A giant cross on top of San Diego's Mount Soledad that memorializes war veterans does not violate the separation of Church and State, a federal judge has ruled.
The 29-foot cross was erected by the Mount Soledad Memorial Association in 1954 to honor Korean War veterans.
A lawsuit filed by the American Civil Liberties Union in the late 1980s sought to remove the cross. The plaintiff was atheist war veteran Philip Paulson, who argued that the cross was a religious symbol and that its display on public land was unconstitutional.
The decision handed down Tuesday by U.S. District Judge Larry Alan Burns resolved the 20-year legal controversy, which has been visited by both the U.S. Supreme Court and Congress.
In his 36-page opinion, Burns ruled that the memorial cross held more secular value in its message to honor war veterans than religious significance.
"The court finds the memorial at Mt. Soledad, including its Latin cross, communicates the primarily non-religious messages of military service, death, and sacrifice," Burns wrote in his decision. "As such, despite its location on public land, the memorial is constitutional."
The original cross was erected in 1913 but replaced over the years when damaged. The current concrete cross is the centerpiece of Mt. Soledad Veteran Memorial, surrounded by six concentric walls of granite plaques honoring war veterans.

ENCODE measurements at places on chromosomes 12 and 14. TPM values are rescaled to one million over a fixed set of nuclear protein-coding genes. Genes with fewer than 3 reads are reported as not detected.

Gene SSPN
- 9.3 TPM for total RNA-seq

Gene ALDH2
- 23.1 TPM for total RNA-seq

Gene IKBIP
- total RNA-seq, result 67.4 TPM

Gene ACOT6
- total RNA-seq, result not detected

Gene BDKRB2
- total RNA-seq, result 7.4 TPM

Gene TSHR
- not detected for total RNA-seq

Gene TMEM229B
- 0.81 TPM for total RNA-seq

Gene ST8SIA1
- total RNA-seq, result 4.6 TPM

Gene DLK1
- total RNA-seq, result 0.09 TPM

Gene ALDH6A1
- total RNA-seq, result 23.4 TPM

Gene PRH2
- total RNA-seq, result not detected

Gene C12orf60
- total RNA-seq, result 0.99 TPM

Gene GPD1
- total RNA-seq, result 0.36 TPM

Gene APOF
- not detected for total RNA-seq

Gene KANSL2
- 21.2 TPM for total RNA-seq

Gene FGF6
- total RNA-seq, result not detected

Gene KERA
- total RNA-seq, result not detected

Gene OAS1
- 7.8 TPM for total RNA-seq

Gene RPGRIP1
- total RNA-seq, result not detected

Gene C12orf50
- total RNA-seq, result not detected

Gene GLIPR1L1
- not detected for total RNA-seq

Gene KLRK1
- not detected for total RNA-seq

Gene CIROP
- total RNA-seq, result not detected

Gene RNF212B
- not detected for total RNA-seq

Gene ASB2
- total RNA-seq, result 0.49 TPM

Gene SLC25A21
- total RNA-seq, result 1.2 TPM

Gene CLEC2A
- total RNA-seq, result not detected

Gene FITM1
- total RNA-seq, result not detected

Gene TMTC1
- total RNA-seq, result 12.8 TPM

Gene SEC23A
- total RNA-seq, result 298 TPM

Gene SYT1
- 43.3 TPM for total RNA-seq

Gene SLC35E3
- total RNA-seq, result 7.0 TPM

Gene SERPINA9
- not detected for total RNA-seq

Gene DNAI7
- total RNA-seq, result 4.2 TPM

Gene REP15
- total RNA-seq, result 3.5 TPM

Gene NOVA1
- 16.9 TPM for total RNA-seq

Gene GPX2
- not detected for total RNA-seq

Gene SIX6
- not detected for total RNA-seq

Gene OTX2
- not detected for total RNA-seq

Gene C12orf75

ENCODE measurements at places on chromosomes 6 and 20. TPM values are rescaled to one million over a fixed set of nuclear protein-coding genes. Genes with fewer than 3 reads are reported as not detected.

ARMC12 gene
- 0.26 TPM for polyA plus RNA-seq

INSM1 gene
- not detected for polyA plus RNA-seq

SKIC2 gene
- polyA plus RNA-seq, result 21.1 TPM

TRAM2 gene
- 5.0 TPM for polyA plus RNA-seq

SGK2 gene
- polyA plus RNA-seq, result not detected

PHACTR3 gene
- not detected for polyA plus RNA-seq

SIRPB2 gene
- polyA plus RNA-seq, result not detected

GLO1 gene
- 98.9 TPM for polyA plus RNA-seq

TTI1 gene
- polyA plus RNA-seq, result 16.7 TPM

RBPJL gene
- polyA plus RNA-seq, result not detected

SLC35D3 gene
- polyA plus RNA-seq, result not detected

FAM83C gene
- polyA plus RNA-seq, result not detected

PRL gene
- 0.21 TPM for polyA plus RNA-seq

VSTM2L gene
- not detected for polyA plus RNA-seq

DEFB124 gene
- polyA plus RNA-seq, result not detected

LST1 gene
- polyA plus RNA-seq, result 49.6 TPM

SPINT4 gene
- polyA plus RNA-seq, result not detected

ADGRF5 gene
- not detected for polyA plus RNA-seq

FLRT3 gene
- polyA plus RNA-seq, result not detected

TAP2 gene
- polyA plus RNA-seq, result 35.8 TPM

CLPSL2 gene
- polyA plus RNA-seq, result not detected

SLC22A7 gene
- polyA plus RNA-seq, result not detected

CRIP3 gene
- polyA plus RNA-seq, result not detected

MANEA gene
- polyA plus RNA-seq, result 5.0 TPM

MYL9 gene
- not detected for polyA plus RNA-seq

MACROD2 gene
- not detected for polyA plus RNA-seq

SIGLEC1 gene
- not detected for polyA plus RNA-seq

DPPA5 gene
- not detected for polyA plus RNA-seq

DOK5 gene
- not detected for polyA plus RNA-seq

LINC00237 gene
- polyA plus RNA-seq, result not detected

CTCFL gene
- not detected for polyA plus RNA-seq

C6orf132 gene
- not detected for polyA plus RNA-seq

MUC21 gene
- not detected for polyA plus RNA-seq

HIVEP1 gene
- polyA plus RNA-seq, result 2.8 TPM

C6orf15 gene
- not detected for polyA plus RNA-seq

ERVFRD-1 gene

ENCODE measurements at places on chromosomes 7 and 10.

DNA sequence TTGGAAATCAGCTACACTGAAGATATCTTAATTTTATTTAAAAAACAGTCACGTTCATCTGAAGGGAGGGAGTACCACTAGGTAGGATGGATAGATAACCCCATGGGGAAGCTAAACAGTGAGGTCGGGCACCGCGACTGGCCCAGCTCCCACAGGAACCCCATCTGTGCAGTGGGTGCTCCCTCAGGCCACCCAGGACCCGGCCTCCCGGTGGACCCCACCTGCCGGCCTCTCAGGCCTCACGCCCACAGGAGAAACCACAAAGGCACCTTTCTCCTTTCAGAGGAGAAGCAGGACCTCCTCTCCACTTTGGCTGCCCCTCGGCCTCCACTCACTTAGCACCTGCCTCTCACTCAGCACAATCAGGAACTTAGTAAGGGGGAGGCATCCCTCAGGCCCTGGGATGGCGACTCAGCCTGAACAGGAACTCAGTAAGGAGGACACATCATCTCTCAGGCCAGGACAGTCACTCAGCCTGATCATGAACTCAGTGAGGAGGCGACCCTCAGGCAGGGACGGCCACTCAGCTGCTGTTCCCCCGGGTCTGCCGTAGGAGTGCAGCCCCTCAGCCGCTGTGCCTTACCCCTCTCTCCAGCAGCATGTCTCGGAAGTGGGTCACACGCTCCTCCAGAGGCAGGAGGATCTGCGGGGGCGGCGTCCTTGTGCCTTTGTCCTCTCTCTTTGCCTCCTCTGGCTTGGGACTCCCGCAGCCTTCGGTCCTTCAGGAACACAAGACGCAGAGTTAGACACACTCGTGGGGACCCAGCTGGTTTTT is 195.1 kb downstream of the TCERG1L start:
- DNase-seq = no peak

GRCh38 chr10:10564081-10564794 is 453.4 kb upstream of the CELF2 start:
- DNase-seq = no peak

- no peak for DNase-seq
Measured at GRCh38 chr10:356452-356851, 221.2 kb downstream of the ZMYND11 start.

Supporters of the monument had fought for the famed cross to be recognized for its historic significance. But in May 2006 a federal judge ruled in favor of the cross's removal and imposed a $5,000 fine for each day the monument remained standing after a 90-day deadline. The Supreme Court blocked the ruling, however, allowing Congress time to transfer the cross to Federal ownership under a law signed by President Bush in August.
In his decision Tuesday, Burns noted that the cross is also displayed "along with numerous purely secular symbols in an overall context that reinforces its secular message."
William Kellogg, president of the nonprofit Mount Soledad Memorial Association, told the Union-Tribune of San Diego he was pleased with the judge's ruling.
“That makes me feel terrific because that truly is what it's all about, honoring veterans,” Kellogg said. “Our mission has been to communicate that to the public for so many years, so I think the language there is very appropriate.”
The ACLU said they may appeal the decision.